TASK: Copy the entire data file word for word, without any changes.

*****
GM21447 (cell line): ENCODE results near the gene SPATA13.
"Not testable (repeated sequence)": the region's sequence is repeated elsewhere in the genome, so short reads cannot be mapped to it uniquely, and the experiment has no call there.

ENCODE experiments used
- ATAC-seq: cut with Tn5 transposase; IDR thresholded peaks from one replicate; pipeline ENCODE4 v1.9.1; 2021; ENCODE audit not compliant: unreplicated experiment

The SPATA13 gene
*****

GM21447 (cell line): ENCODE results near the gene SPATA13.
"Not testable (repeated sequence)": the region's sequence is repeated elsewhere in the genome, so short reads cannot be mapped to it uniquely, and the experiment has no call there.

ENCODE experiments used
- ATAC-seq: cut with Tn5 transposase; IDR thresholded peaks from one replicate; pipeline ENCODE4 v1.9.1; 2021; ENCODE audit not compliant: unreplicated experiment

The SPATA13 gene